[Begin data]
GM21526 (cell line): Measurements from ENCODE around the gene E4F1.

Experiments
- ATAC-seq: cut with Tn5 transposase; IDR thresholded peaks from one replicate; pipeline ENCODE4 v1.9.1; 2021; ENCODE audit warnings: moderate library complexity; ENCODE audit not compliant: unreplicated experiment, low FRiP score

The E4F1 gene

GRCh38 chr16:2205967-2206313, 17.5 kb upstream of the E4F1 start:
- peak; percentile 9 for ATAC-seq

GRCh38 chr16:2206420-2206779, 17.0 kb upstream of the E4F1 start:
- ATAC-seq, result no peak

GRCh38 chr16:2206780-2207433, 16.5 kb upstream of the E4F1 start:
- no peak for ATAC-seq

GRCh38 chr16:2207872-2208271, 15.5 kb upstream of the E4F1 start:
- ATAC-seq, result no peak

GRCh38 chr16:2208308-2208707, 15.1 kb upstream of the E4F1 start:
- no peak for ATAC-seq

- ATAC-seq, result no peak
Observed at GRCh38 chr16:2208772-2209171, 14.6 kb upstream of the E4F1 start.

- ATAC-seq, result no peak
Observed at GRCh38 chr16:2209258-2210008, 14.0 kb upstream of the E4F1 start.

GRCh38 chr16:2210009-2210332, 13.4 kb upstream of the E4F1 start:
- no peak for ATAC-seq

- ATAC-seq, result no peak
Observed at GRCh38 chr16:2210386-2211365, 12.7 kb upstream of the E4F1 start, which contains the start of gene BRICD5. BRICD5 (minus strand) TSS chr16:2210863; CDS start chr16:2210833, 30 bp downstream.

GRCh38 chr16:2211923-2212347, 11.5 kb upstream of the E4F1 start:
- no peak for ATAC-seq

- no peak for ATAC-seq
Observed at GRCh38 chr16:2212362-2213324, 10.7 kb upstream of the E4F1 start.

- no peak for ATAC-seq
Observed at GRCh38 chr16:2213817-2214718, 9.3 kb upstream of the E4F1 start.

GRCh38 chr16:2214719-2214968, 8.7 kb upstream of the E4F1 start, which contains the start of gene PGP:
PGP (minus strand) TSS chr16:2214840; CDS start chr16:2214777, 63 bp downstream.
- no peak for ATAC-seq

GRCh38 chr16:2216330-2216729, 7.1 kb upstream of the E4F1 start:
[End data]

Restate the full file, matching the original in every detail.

GM21526 (cell line): Measurements from ENCODE around the gene E4F1.

Experiments
- ATAC-seq: cut with Tn5 transposase; IDR thresholded peaks from one replicate; pipeline ENCODE4 v1.9.1; 2021; ENCODE audit warnings: moderate library complexity; ENCODE audit not compliant: unreplicated experiment, low FRiP score

The E4F1 gene

GRCh38 chr16:2205967-2206313, 17.5 kb upstream of the E4F1 start:
- peak; percentile 9 for ATAC-seq

GRCh38 chr16:2206420-2206779, 17.0 kb upstream of the E4F1 start:
- ATAC-seq, result no peak

GRCh38 chr16:2206780-2207433, 16.5 kb upstream of the E4F1 start:
- no peak for ATAC-seq

GRCh38 chr16:2207872-2208271, 15.5 kb upstream of the E4F1 start:
- ATAC-seq, result no peak

GRCh38 chr16:2208308-2208707, 15.1 kb upstream of the E4F1 start:
- no peak for ATAC-seq

- ATAC-seq, result no peak
Observed at GRCh38 chr16:2208772-2209171, 14.6 kb upstream of the E4F1 start.

- ATAC-seq, result no peak
Observed at GRCh38 chr16:2209258-2210008, 14.0 kb upstream of the E4F1 start.

GRCh38 chr16:2210009-2210332, 13.4 kb upstream of the E4F1 start:
- no peak for ATAC-seq

- ATAC-seq, result no peak
Observed at GRCh38 chr16:2210386-2211365, 12.7 kb upstream of the E4F1 start, which contains the start of gene BRICD5. BRICD5 (minus strand) TSS chr16:2210863; CDS start chr16:2210833, 30 bp downstream.

GRCh38 chr16:2211923-2212347, 11.5 kb upstream of the E4F1 start:
- no peak for ATAC-seq

- no peak for ATAC-seq
Observed at GRCh38 chr16:2212362-2213324, 10.7 kb upstream of the E4F1 start.

- no peak for ATAC-seq
Observed at GRCh38 chr16:2213817-2214718, 9.3 kb upstream of the E4F1 start.

GRCh38 chr16:2214719-2214968, 8.7 kb upstream of the E4F1 start, which contains the start of gene PGP:
PGP (minus strand) TSS chr16:2214840; CDS start chr16:2214777, 63 bp downstream.
- no peak for ATAC-seq

GRCh38 chr16:2216330-2216729, 7.1 kb upstream of the E4F1 start: